I’m Iulian Donici, a certified security and PKI system and network administrator. I started off discovering computers while borrowing books from a local library in Galati, Romania when I was around 12 years old.
Local library, SUSE Linux, OpenOffice, Firefox and a Yahoo! e-mail address
I was amazed by those computers! Mainly, because those computers were running Linux (more specifically, SUSE Linux) and as a library member, I was allowed to have free access to them but only 1h per day. Those desktops were pretty well configured and restricted and the point of their existence was to help library members do more research, specifically searching online about their desired subject and eventually print them or have them saved to a floppy disk (which were a pain, back then).
But that’s the period when I first met Firefox and fell in love with it. From there, I started using Yahoo!’s e-mail service but, a @yahoo.com e-mail address would give you 4MB storage for your e-mails. Well, I remember feeling really smart and proud when I was letting everyone know my e-mail address was @yahoo.ca (from Canada) which offered 6MB!
That local library was the only contact I had with computers for around 3-4 years – not everyone could’ve afforded to buy a PC, back then. And once I started mastering OpenOffice and the web (with Firefox), I started being curious about Linux because I wanted to know what was this operating system I was using every day for an hour which was so different from the ones you would normally see installed on PCs that those so-called “Internet-cafes” used to have – to which you had to pay for your hour if you wanted to use them, remember?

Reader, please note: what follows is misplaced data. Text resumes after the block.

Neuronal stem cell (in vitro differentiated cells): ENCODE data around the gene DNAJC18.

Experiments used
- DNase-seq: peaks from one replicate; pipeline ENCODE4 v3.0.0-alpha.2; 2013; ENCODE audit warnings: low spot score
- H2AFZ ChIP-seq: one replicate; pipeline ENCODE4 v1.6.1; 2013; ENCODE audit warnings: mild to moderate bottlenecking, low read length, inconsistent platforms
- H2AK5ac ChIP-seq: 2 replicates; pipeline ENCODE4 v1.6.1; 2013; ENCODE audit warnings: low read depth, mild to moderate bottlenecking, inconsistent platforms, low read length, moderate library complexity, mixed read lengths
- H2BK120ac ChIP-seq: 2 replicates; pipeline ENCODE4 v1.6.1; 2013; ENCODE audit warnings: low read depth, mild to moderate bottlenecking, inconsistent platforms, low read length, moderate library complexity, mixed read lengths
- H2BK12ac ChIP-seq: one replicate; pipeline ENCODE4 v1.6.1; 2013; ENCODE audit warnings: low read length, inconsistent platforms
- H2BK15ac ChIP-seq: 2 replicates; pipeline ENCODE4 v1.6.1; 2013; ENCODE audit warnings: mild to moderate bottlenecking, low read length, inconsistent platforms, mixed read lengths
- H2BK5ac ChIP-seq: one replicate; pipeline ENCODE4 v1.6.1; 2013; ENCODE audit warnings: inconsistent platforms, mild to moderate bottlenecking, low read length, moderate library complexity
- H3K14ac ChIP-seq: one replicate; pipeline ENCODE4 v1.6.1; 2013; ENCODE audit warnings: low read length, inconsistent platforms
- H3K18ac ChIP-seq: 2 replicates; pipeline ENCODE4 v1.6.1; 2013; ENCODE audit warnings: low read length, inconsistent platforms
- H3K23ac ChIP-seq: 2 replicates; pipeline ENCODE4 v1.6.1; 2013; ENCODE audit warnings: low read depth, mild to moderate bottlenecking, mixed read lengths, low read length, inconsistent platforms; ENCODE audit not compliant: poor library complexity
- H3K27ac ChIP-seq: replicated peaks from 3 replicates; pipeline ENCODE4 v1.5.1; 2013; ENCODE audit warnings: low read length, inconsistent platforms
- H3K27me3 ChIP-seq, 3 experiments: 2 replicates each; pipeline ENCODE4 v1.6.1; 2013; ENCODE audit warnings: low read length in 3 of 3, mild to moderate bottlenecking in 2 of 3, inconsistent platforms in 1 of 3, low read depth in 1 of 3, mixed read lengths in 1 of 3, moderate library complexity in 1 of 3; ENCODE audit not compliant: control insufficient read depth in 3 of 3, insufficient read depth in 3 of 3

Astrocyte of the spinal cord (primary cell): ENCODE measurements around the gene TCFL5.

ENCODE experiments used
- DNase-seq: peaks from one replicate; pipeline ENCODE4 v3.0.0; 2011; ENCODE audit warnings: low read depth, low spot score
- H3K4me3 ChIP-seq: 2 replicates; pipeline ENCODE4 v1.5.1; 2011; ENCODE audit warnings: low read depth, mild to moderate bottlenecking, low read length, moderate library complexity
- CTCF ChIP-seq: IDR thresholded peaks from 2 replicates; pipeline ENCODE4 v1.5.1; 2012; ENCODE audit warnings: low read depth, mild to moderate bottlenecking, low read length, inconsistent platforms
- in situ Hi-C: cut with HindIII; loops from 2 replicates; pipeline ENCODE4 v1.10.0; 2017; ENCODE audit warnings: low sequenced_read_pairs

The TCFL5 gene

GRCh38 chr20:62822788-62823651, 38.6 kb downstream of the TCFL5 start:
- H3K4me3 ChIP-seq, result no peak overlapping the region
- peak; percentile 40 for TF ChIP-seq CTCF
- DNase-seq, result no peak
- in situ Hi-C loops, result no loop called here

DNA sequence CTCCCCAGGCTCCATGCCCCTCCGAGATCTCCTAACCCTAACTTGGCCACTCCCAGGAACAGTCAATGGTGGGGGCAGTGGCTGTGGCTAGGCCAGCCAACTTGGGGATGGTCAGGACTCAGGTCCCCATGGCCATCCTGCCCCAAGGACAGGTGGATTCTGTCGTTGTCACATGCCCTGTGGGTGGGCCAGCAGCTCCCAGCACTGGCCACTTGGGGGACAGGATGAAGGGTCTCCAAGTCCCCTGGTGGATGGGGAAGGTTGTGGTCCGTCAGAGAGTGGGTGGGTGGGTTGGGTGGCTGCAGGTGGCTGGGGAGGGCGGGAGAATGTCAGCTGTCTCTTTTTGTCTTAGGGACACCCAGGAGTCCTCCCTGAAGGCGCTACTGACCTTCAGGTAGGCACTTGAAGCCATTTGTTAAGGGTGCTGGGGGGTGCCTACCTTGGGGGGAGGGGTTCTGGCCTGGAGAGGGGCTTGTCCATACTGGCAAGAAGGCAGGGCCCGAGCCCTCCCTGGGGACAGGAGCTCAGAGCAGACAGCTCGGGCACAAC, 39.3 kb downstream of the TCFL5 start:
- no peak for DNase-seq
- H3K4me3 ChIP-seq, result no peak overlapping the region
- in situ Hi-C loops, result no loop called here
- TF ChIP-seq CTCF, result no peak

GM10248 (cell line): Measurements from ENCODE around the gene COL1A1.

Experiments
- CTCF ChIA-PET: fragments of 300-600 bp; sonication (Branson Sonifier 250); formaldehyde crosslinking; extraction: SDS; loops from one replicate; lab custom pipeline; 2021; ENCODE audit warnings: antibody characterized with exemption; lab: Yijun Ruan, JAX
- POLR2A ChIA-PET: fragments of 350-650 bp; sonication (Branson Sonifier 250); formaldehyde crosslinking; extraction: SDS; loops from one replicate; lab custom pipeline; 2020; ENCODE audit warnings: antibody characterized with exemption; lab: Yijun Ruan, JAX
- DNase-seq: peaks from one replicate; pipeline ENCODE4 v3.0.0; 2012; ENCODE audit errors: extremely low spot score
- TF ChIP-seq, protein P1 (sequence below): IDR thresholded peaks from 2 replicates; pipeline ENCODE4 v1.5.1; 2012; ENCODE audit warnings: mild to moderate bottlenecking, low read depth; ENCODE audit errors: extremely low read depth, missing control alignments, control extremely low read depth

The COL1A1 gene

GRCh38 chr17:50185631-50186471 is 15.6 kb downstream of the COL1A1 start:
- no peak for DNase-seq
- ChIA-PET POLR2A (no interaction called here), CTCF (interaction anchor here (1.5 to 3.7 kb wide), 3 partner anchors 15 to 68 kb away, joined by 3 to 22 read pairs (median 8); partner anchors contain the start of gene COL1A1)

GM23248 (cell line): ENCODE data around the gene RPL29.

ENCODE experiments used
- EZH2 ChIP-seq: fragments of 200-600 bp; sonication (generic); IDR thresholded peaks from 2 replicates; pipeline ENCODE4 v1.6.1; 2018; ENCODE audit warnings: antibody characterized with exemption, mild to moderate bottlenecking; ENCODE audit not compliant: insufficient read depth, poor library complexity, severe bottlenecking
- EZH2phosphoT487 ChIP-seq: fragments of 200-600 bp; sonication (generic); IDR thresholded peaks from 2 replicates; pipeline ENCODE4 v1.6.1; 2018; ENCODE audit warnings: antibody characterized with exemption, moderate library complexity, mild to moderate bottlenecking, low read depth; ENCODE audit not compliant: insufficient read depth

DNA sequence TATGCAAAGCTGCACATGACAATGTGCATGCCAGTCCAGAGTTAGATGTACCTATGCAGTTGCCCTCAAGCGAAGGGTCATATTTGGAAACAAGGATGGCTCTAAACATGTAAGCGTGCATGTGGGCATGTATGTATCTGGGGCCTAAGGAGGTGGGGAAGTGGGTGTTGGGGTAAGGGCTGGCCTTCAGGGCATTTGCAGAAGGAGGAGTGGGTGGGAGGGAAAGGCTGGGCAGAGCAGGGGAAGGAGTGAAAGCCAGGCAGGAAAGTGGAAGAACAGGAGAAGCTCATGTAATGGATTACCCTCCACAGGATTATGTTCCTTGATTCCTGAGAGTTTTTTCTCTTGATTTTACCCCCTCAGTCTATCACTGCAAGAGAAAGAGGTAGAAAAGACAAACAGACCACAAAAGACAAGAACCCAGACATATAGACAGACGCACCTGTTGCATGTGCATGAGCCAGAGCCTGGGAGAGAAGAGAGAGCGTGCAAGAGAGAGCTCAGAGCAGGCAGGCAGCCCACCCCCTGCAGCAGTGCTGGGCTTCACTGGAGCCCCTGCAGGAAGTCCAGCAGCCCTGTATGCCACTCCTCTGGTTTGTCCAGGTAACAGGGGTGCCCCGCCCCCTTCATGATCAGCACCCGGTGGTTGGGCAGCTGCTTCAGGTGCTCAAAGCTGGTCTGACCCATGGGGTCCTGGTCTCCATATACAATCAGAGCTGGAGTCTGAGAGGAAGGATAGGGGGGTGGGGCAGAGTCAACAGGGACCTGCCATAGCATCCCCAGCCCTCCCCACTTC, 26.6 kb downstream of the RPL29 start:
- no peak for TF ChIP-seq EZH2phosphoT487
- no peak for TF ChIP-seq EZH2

Man, I used to love going to that library! I would have every action, every move, everything I would do daily, tightly scheduled around that 1h of free computer use. And after a few months of online research, I found out I could have my own operating system shipped home.
Wait! What? A free operating system with free shipping?
Canonical had started promoting Ubuntu. They were shipping it to everyone who would need it. And, you kind of had to prove that you need it. That’s when I asked my IT school teacher what was it like to run all those school computers? What was it like to administrate that entire computer network?
As she was explaining it to me, I was taking mental notes. Notes that I would then use in Canonical’s web form so they can send me those early Ubuntu CDs. I’ve impersonated my IT school teacher. I told Canonical I needed 30 Ubuntu desktop CDs, 30 Ubuntu server CDs. Two months later, I had a huge Ubuntu box shipped at my door, all the way from U.S.A. to Galati, Romania, Europe for “my students”. Oh, man! The rush I was feeling!